Doug Van Meter - 17 June 2018
Celebrating Marriage (Part 2) (Proverbs 5:15–23)
As observed briefly the last time we were in Proverbs 5, this is a chapter that both warns against sexual sin and celebrates marriage. Solomon contrasts Lady Folly with Lady Wisdom. Lady Folly seeks to seduce those who are in covenant relationship with God—not only morally and sexually, but in every way. Lady Folly encourages people to the more sensual, immediate and tangible self-gratifying experiences of life. Lady Wisdom is concerned that we do not get trapped by the temporal but focus on the eternal.
I recently head Jonathan Gibson say that he loves Sunday because it is the one day of the week he gets to gather with his daughter. He explained that she had been stillborn at 39 weeks, but went on to quote Hebrews 12:22–24, which speaks of the gathered worship of the church as a time when living believers gather with “the spirits of the righteous made perfect.” He takes great comfort in knowing that he gathers for worship with the perfected spirit of his daughter. He focuses on the eternal, which is what Paul wants his readers to focus on in this text.
We observed several things about this text previously. Without rehashing what we spoke of then, let me briefly review.
We considered, first of all, that this text speaks to women as well as men. We considered that this text addresses the matter of same sex attraction. We saw that this text in no way objectifies women. Lastly, we looked briefly at how this text celebrates marriage, which is where we pick up now.
Marriage is God’s gift to humanity. A part of this good gift is the expression of oneness through physical, sexual one-flesh unity (Genesis 2:24). Married copies should make the most of this. But, again, the relationshipof marriage is to be celebrated, not merely the physical aspect of marriage.
In the context, of course, Solomon is referencing the physical. However, this is actually a small part of the marriage relationship. We do much potential damage, and create potential dangers, when we overemphasise the sexual aspect of the marriage relationship. Sex is not the only, nor the most important, aspect of marriage.
Hollywood tends to highlight the sexual aspect of romantic relationships, but as a church member recently said to me, Hollywood sets people up for disappointment. An overemphasis on sex may tempt people to expect more than what the Bible promises. It may, as we have already noted, tempt people with the here-and-now to the exclusion of the ultimate. That is, we may become obsessed with the fallen and fading to the neglect of that which will remain forever.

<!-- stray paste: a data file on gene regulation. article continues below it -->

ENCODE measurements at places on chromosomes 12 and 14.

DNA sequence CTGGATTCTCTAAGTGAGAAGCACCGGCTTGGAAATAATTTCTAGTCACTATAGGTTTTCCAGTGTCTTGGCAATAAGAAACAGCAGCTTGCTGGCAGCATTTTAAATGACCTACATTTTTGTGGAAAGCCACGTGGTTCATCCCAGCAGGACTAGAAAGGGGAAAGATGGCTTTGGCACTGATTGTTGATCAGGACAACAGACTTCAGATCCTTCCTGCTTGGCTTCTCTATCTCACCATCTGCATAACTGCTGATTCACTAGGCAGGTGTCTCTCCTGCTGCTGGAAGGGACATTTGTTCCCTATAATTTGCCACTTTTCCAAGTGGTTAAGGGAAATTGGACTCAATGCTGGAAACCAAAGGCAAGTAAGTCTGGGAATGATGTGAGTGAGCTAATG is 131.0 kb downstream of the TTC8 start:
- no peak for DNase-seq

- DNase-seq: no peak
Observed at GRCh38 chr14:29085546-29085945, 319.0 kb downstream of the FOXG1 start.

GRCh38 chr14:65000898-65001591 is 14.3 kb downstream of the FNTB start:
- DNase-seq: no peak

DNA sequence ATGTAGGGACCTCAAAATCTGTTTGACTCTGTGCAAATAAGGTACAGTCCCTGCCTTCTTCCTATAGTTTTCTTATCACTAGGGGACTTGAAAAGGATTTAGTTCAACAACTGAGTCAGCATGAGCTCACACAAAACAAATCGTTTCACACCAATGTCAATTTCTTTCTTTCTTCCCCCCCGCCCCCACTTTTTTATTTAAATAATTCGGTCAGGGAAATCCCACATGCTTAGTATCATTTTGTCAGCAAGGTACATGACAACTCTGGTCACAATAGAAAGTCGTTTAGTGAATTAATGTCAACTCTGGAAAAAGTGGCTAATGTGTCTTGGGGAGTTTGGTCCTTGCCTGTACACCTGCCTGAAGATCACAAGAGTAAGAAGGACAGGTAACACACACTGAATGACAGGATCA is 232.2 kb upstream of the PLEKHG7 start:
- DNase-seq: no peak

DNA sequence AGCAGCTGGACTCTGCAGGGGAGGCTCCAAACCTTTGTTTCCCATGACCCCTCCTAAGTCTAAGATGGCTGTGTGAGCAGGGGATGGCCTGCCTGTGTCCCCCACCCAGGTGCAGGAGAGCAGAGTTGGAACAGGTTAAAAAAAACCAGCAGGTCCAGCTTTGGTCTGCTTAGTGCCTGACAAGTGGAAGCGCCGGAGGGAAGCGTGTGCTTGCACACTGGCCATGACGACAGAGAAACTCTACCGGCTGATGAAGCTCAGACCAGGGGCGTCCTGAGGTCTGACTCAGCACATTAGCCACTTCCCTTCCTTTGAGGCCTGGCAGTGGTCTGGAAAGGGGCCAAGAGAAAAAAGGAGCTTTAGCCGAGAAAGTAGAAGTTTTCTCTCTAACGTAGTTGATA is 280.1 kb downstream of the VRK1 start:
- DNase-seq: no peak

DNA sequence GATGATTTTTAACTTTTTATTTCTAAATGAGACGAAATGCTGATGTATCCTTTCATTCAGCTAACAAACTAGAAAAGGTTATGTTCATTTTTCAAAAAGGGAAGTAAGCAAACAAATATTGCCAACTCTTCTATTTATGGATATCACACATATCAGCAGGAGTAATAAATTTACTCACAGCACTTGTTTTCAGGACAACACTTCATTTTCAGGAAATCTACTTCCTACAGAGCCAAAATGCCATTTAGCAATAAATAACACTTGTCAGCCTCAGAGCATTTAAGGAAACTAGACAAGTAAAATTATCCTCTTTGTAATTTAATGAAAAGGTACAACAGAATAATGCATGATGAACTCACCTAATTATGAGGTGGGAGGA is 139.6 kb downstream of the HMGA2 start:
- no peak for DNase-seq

At the same time, we can discourage, and even tempt, those who are not married. We may cheapen the kind of love that a marriage is to foster and manifest. What happens when a spouse becomes physically incapacitated? If everything is built on sex, such marriages may well fall apart.
Marriage is not merely about physical, sexual satisfaction. If this is our obsession, we will mistreat our spouse. If this is our obsession, we will miss the point! Marriage is to mirror the relationship between Jesus Christ and his church (Ephesians 5:32), a marriage that is about far more than sex.
As a concluding word under this point, the words “be blessed,” “rejoice with,” “lovely,” “graceful,” “fill with delight,” and “intoxicated … in her love” all point to something beautiful, not beastly; something precious, not merely carnal; something that transcends the merely fleshly.
The Ultimate Marriage
Let us note, further, that the celebration of marriage points to the ultimate marriage. To appreciate the sanctity, the beauty, and the meaning of marriage, we need to go back to the beginning. We also need to go, as they say, back to the future.
Marriage was instituted by God on the sixth day of creation week. This, in essence, was a penultimatemarriage. Another one was coming. History would have to wait until then. The rest of history would march towards this ultimate marriage. In the meantime, having done the last thing in creation week, God rested.
Paul helps us to see that the first marriage was a picture of what would be the ultimate marriage, which itself serves as a template of our momentary marriages. In Ephesians 5:30–32 Paul writes, “We are members of his body. ‘Therefore a man shall leave his father and mother and hold fast to his wife, and the two shall become one flesh.’ This mystery is profound, and I am saying that it refers to Christ and the church.”
In other words, God’s institution of marriage was prophetic of the marriage between Christ and the church. Interestingly, like the Father, once the Son instituted this marriage, he also then rested (Hebrew 4:9–11). This was a new creation (2 Corinthians 5:17; etc.).
This marriage was instituted by the shedding of blood. Was blood shed when God took the rib from Adam?
Again, if we lose sight of the ultimate marriage, the penultimate can become idolatrous. In other words, though marriage is to be celebrated, and though the regular consummation of the marriage is to be enjoyed, there is so much more to life than marriage, and there is so much more to life than the conjugal benefits of marriage. There is Christ and eternity with him!
The Marriage Supper of the Lamb
Finally, we need to observe that we celebrate this marriage at the Communion Table, which prefigures the Marriage Supper of the Lamb (Revelation 19:9). Every Christian participates in this marriage and in this feast. No Christian is excluded—whether unmarried or married; whether female or male; whether Jew or Gentile; whether rich or poor; whether—whatever! The costs have been paid for everyone and there is room for more.
The Groom paid the dowry price, which was his life’s blood. He did so out of an undying love. This meal celebrates his purchase and anticipates the eventual consummation. Let’s come and dine, reclining with the Lord at his Table. Hallelujah, what a Saviour!